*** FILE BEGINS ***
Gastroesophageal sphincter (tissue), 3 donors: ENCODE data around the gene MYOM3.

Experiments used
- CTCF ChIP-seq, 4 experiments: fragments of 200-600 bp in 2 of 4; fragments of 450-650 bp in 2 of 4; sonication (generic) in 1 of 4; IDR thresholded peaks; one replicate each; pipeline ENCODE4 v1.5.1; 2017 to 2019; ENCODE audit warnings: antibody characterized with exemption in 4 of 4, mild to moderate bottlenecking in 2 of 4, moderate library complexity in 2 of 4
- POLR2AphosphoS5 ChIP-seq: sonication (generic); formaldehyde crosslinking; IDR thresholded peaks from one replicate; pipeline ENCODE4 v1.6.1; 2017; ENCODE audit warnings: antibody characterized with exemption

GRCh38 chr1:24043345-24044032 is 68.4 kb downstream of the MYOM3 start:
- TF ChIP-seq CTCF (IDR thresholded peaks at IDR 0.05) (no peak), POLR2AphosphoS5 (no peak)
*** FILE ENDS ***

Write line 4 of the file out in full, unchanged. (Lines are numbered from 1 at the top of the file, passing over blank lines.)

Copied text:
- POLR2AphosphoS5 ChIP-seq: sonication (generic); formaldehyde crosslinking; IDR thresholded peaks from one replicate; pipeline ENCODE4 v1.6.1; 2017; ENCODE audit warnings: antibody characterized with exemption